Recently I was shown an old postcard that was postmarked Queenstown, 8.30pm, June 7, 1906. The green half-penny stamp depicted King Edward VII. Queenstown, as you know from previous posts, is now called Cobh (pronounced Cove – it’s not actually an Irish word, just an Irish spelling of the English word). The postcard was sent by a woman to another (friend? sister? cousin?) elsewhere in East Cork. The recipient lived somewhere between Midleton and Youghal, so it is a local communication. The card depicts a photomontage of a young woman having a religious vision and there is a stanza of a poem (The Holy City) printed beneath the image.
But the real interest of the postcard is the message written on the other side. I think it would be best to give the whole text, preserving the original punctuation and spelling:
Write me a long letter, now, & don’t forget what I told you about. Did you see anyone passing since. No more to say at present. Excuse the writing as I am huring to go to the mission. I am nearly late alreddy. Love to all & yourself. The note is signed Kathleen.
The use of a post-card and half-penny stamp shows that this was the cheapest way to communicate between two people living in nearby communities in East Cork at the beginning of the twentieth century. Postcards were cheaper than sealed letters, cheaper than telegrams and certainly better than the few telephones available. Of course, postcards can be read by other people, so discretion was required in the communications between the two women – the code used in the postcard is clear, but not to anyone outside their original conversation. What are we to make of the mysterious line don’t forget what I told you about? And Did you see anyone passing since suggests that the two women had shared some item of news or gossip that may affect someone else. Indeed the injunction at the start – write me a long letter now – suggests that this is a developing story and that both parties are keeping each other up to date with developments, but the details were too sensitive to put on a postcard.
The fact that the recipient lived in a small village that was not on the main road to anywhere important suggests that the source of their fascination had very local implications. It’s a priceless piece of a conversation that seems to revolve around local gossip – but we’ll never know what was setting tongues wagging in East Cork in 1906.
The contrast between a religious image and poem on one side of the postcard and the gossipy note on the other is highlighted by the mention that the writer is late for the ‘mission.’ This was an annual event in most parishes in Ireland at the time. The parish priest (in this case the Bishop of Cloyne or his parish administrator) brought priests from a religious order to the parish for a week to conduct a ‘Mission.’ These priests, usually from the Redemptorist congregation, but equally from the Dominicans, Franciscans, Jesuits or Vincentians were charged with effectively re-evangelizing the local people, getting them to go to confession, to give up bad habits (like fornication, drink, gambling or gossip) and generally conform again to the moral strictures of the Church. Missions involved house visitations, confraternity meetings, daily (or twice daily) Mass with long thunderous sermons, as well as devotional practices like Exposition of the Blessed Sacrament and Benediction. It was quite an intense time in the religious practice of the parish. It could often yield results that eluded the parochial clergy – ‘sinners’ could feel more comfortable confessing to a missioner (not a missionary – they went to foreign countries). The mission clergy were strangers and they were perhaps seen as more approachable, and possibly less judgmental, than the parish clergy.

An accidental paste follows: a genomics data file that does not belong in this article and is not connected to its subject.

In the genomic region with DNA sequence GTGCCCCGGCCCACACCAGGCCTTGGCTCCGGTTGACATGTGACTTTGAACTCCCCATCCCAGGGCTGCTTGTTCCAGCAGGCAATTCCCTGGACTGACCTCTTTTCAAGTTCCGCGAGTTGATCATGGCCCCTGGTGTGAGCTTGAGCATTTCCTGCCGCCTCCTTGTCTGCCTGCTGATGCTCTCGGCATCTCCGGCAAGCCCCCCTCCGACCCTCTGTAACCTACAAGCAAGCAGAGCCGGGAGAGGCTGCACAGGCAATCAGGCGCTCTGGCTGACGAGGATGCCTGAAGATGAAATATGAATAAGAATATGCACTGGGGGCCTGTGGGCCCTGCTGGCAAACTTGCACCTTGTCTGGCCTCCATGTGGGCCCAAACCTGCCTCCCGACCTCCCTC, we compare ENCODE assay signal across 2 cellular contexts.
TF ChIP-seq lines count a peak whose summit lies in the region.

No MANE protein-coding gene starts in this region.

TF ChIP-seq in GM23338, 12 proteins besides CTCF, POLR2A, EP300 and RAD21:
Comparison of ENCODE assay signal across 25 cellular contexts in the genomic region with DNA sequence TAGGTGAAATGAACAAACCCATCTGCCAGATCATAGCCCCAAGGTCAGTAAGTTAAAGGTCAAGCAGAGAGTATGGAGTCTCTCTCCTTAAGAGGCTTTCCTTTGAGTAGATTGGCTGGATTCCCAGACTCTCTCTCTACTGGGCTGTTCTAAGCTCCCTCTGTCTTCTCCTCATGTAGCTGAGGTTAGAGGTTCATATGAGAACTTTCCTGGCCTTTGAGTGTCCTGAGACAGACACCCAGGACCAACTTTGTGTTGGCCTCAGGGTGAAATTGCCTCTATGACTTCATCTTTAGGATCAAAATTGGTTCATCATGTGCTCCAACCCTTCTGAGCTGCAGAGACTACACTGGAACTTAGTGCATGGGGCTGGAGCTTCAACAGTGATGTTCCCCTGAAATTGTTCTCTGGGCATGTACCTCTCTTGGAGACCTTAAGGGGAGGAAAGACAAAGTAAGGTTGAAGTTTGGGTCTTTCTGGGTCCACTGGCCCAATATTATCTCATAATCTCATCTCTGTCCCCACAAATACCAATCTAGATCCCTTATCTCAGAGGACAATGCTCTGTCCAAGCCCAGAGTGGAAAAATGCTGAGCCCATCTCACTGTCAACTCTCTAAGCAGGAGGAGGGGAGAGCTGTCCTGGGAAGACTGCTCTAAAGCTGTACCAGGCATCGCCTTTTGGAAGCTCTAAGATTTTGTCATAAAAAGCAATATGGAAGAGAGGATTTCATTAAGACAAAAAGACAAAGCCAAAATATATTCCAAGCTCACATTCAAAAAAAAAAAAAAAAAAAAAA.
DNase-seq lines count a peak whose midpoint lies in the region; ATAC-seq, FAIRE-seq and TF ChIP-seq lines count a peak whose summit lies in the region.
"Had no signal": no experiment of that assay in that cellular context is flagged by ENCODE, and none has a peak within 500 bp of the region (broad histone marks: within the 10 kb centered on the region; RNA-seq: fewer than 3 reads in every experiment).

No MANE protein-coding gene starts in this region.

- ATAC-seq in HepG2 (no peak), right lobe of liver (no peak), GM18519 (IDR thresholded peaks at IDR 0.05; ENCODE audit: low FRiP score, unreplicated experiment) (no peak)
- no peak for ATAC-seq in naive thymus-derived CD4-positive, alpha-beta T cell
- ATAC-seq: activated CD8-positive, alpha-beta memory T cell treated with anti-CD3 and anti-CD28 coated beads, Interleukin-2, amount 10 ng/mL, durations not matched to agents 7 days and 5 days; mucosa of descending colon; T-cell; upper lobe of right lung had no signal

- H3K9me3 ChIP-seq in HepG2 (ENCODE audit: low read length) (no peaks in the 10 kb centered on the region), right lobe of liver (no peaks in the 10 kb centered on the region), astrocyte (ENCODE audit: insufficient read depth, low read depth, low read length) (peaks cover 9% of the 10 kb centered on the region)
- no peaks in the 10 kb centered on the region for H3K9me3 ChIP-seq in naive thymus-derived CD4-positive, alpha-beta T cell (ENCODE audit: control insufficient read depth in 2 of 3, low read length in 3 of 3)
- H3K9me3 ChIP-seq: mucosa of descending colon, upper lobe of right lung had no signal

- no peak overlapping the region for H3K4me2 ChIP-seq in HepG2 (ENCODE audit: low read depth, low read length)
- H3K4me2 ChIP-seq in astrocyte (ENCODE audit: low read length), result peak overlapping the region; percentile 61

So why was the writer of the postcard so worried about being late for the ‘mission’? Simple, her absence would have been noted – you have to remember that people habitually sat in or near the same place in the church, in this case, probably St Colman’s Cathedral. One had to keep up appearances and ensure that nobody was given any reason to gossip about oneself. Mind you gossiping about other people….that was a different matter.
Clearly the writer was a resident of Queenstown and not a prospective emigrant, although it is possible that emigrants attended mission events before setting off for a new life the next day. We have no idea if the original communication between the two women was a face-to-face conversation (either woman could reach the other by train) or by means of a letter. I suspect it was a conversation, since the postcard didn’t have an opening greeting, it may have been written a day or two after the encounter.
What the postcard shows us is that we will never know everything there is to know about history. The news shared by the two women might pertain to a family matter or to local religious concerns or matters of social standing in the community, but is unlikely to refer to politics or sport. It’s infuriatingly mysterious….and great fun to get such an insight into the real concerns of two people in the same part of Ireland at the beginning of the twentieth century.
In this case I think the woman who wrote the message should have been hired by the British Admiralty to write infuriatingly knowing and highly suggestive but otherwise meaningless messages to various non-existent agents during World War I – it would have kept German Naval Intelligence very busy indeed looking for the proverbial needle in the haystack, except the needle would have been a figment of someone’s imagination!